The energy supply is fundamental for the production system and as a consequence the satisfaction of the essential needs. Moreover, it may influence the state of the environment. Therefore, to analyze the demand and supply of energy and the contribution of different energy sources is essential to assess the potential and the limits of the energy system. In a context affected by the climate change and intensification of extreme weather phenomena, the percentage of energy produced through renewable sources plays an important role, capable of reducing emissions of climate-altering gases.
The energy sector plays a key role for the sustainable economic development of a country. The quantity and quality of available energy sources, as well as the technology used, is affecting both the level of development and the impact on the environment.
In 2019, the national per capita electricity consumption (5,052.9 kWh) showed an increase of 0.6%, compared to the previous year. Although this indicator has been growing since 2015, it is still below the levels recorded before the 2008 financial and economic crisis.
In 2019, the gross domestic production of energy equals to 49.2 GWh per 10,000 inhabitants, increased by 2.6%, compared to 2018. This upturn was mainly due to the higher wind (+14%), photovoltaic (+4.6%) and thermoelectric (+1.6%) energy production, offsetting the downturn of hydroelectric (-4.7%) and geothermal (-0.5%) energy production.
The European strategy for sustainable economic growth promotes decarbonization and energy efficiency as a means to tackle climate change and the depletion of resources. Against this background, all Member States are called upon increasing the use of renewable energy sources (RES). In particular the 2009/28/EC directive establishes for Italy a target-share of energy from renewable sources in gross final energy consumption equal to 17% by 2020 (the EU target is an average increase of 20%). In 2019, this value was equal to 18.2%, higher than the established target and increasing compared to 2018 (17.8%). With regard to the electricity sector, which the 2009/28/EC directive does not set a binding target for, the share of RES in gross domestic energy consumption, in 2019, was equal to 34.9% (+0.6 percentage points, compared to the previous year). Therefore, the 2020 targets set for Italy by the 2009/28/EC Directive appear within reach. However, since the new EU 2021-2030 framework (RED II Directive) requires the RES share in EU’s total gross consumption to account for 32% by 2030, the production of renewable sources in Italy will have to be raised.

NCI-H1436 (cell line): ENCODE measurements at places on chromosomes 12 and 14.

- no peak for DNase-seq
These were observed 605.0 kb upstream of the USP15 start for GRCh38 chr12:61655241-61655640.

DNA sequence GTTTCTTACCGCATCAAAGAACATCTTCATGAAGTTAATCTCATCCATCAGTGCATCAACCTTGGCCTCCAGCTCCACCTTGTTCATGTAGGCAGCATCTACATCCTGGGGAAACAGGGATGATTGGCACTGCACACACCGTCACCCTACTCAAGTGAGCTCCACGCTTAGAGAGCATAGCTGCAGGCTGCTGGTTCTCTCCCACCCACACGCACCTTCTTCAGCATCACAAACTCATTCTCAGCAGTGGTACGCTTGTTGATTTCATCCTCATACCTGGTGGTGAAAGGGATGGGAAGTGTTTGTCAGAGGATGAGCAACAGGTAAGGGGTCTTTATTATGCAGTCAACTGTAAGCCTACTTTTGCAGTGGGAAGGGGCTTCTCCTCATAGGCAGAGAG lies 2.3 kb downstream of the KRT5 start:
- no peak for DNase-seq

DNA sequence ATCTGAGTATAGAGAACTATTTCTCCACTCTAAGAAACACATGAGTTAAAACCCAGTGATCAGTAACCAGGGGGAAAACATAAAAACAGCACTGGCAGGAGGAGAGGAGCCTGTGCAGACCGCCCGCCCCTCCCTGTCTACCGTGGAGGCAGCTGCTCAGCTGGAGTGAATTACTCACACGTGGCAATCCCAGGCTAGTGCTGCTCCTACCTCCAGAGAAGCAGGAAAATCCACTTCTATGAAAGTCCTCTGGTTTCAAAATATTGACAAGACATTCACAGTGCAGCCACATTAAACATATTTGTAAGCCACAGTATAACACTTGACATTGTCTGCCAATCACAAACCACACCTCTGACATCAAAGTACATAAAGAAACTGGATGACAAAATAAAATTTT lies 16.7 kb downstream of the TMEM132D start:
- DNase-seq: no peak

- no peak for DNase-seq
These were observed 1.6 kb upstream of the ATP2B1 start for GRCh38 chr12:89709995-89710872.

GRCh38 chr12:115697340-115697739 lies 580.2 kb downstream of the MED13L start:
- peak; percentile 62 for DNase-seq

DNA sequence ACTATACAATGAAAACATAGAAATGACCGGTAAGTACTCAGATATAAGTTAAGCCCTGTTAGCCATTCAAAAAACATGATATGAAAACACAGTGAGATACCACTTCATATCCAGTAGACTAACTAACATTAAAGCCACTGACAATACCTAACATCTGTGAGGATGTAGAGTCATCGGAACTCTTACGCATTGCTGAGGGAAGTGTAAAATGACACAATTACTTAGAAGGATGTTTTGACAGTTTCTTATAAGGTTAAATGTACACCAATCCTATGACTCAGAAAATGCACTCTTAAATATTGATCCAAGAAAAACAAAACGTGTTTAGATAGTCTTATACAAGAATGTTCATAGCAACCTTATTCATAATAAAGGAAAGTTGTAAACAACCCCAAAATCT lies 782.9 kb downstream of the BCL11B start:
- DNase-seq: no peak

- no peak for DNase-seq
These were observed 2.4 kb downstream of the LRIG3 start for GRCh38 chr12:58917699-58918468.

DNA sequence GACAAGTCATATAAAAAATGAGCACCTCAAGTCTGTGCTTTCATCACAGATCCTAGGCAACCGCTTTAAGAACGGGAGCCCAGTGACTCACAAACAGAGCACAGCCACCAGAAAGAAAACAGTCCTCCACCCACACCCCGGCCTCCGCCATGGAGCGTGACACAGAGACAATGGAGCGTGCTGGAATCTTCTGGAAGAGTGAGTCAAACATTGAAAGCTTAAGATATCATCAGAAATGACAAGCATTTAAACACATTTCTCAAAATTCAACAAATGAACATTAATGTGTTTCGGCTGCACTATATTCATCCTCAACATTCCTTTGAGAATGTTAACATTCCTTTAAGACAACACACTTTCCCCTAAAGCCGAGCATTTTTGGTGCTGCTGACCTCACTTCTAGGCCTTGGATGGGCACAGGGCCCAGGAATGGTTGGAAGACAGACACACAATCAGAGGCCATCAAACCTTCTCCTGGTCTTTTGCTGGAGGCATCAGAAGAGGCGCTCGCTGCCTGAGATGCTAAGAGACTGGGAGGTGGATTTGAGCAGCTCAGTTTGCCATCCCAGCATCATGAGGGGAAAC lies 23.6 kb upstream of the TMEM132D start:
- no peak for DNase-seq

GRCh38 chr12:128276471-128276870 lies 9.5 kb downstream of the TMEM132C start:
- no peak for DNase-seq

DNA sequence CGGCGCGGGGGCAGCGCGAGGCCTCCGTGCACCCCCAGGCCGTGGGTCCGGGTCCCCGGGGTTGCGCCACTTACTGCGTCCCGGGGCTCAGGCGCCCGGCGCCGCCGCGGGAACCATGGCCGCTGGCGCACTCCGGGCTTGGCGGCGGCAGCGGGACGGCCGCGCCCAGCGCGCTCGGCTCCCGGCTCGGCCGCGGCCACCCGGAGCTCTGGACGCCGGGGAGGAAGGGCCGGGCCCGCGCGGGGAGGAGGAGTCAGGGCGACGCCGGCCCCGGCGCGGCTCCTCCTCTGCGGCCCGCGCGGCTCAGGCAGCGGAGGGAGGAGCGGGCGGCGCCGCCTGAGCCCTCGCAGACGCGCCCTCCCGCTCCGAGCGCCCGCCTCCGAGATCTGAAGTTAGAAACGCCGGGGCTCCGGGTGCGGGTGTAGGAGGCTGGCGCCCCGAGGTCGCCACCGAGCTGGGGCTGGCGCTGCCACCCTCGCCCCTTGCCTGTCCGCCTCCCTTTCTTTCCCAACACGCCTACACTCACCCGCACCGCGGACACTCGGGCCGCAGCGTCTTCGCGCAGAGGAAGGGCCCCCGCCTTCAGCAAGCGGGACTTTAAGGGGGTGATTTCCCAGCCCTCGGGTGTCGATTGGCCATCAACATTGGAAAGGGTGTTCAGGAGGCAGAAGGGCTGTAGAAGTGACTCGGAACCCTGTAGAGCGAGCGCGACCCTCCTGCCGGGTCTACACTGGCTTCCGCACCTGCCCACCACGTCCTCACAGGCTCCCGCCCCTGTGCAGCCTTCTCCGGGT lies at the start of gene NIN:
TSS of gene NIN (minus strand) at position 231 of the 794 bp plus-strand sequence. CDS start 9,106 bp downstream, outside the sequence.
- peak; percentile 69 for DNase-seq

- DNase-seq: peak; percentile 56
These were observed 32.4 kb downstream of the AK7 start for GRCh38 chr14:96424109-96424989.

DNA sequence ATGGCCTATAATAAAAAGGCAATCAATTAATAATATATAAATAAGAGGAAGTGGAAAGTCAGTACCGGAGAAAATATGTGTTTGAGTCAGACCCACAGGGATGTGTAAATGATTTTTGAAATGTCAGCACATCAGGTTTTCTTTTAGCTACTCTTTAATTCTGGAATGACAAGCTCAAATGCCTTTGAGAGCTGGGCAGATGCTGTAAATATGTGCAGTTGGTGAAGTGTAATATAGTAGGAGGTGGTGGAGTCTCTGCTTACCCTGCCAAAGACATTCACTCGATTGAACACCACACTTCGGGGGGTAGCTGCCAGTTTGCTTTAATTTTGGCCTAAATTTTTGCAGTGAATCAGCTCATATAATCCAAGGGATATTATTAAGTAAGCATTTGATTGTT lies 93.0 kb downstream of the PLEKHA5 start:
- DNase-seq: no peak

In 2019, with the exception of Liguria, the northern regions, together with Toscana, Umbria and Sardegna, showed a higher per capita energy consumption than the national average. The highest values were recorded in Friuli-Venezia Giulia (8330.9 kWh per capita), Valle d’Aosta/Vallée d’Aosta (7706.0) and Lombardia (6637.7), the lowest ones in Sicilia (3532.9), Campania (2957.2) and Calabria (2720.8).
With regard to the total gross electricity generation to population ratio, the situation was more heterogeneous: namely, the Northern Regions, due to the presence of hydroelectric plants, and the South and Islands, due to the presence of wind and photovoltaic plants, recorded the highest production, while all the Central Regions showed values below the national average. The maximum per capita amount of energy was produced in Valle d’Aosta/Vallée d’Aoste (257.4 GWh per 10 thousand inhabitants), Molise (117.0) and Trentino-Alto Adige/Sudtirol (112.2); the lowest values were recorded in Lazio (25.5), Liguria (25.3), Campania (21.9) and Marche (15.2).